Wednesday July 30 2014

What some populous countries did

By Al-Mahdi Ssenkabirwa

India, which is the second populous country (1.21 billion) after China (1.35 billion) is projected to have her population surpass that of the latter by 2030, and there are no other countries likely to ever rival this status.
Every year, India adds more people than any other nation in the world, and in fact the individual population of some of its states is equal to the total population of many countries. In 1952, this Asian country became the first country to introduce the national population policy and also launched the family programmes. Since 1931, India has nearly quadrupled in size from 279 million people to well over a billion and currently represents 15 per cent of the world’s population
The family planning programme yielded some noticeable results, bringing down significantly the country’s fertility rate. In 1965-2009, the contraceptive usage more than tripled and the fertility rate more than halved. The efforts did produce positive results, however, failed to achieve the ultimate goal and the population of India has since 1947 increased almost three times. For example ,the family planning clinics which were built in hopes that people would utilise them, failed as parents had no incentives to attend these clinics .In the 1970’s, a more focused effort in form of a law was introduced and younger girls were allowed to carry out legal abortions. By 1976, Dr Karan Singh, a member of India’s Upper House of Parliament, helped introduce a minimum age for marriage, and encouraged education of women and research on contraception and reproductive biology. A National Commission on Population has been put in place in order to address issues such as contraception, health care infrastructure, and reproductive health care. The long term objective of this commission is to have an economically sustainable population by 2045.
A couple of years ago, the government announced that it would also increase its promotion and availability of contraception for birth spacing. The current national policy encompasses information learned over the past 50 years about incentives to keep family size low. Human rights and equal treatment under the law are being emphasised more so than ever, making family planning participatory. The plan also focuses on reducing HIV/Aids, a rampant problem in India, which is second only to South Africa in percentage of citizens afflicted with the disease. While India struggles with pioneering population policy, the overall population growth rate has decreased, indicating that India’s plans are seeing some success.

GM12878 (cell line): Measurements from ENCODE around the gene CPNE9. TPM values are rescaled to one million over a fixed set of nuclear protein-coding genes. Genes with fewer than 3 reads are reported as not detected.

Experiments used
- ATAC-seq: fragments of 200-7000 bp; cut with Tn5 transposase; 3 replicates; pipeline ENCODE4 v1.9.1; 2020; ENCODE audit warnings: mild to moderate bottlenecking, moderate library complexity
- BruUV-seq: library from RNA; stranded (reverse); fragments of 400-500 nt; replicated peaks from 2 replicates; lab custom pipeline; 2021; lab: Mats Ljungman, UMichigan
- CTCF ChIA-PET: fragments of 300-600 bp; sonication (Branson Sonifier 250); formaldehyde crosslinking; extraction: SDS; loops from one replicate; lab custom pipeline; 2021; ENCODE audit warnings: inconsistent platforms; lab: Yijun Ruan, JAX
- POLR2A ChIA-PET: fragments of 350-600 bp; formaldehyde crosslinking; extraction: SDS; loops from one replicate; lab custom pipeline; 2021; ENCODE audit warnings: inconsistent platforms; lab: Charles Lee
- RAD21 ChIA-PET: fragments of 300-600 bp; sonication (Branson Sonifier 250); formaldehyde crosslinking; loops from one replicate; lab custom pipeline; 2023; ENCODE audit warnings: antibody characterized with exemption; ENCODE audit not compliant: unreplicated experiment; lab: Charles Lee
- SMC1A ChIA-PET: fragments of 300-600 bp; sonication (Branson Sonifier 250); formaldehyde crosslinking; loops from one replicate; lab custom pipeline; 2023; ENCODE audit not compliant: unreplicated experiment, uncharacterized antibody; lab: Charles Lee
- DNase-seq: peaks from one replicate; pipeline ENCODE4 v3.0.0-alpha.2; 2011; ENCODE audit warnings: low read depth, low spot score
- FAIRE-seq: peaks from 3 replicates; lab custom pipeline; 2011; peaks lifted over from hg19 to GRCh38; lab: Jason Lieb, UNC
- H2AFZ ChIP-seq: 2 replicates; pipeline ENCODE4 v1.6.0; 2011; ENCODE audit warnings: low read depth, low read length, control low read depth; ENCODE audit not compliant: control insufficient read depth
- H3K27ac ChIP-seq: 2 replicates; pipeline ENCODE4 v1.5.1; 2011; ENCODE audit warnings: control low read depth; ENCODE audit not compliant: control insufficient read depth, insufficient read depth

Introduced in 1979, China’s one-child policy was late last year relaxed to allow people mostly in those in urban areas produce at least two children. In China’s rural areas, people have over the years been free to produce two children. The policy had successfully helped curb population growth but also had created a host of other problems, from an aging population to an epidemic of risky sex-selective abortions. The social and psychological consequences for a generation of children growing up without siblings have also been raised as a big issue. Chinese people born under the one-child policy are said to be selfish and anti-social unlike Chinese children or adults who have siblings.
Allowing couples to have more children is projected to boost consumption for goods like infant formula, food and clothing, and education services, helping the country shift its export-driven economy further towards consumption-led growth. Bank of America estimates that the change will lead to about 9.5 million new births a year. Since Chinese people culturally prefer boys than girls, the one-child policy had forced many to use various ways to avoid having a daughter, including abortions of female foetuses. This means, many more boys than girls have been born in the last three decades. In 2004 alone, the highest year on record, 121.2 boys were born for every 100 girls. As a result, by 2020, there will be between 30 million and 35 million more Chinese men of marrying age than women. Some demographers argue that removing the one-child policy won’t change the cultural preferences, but may ease the pressure on parents if their first child is a girl.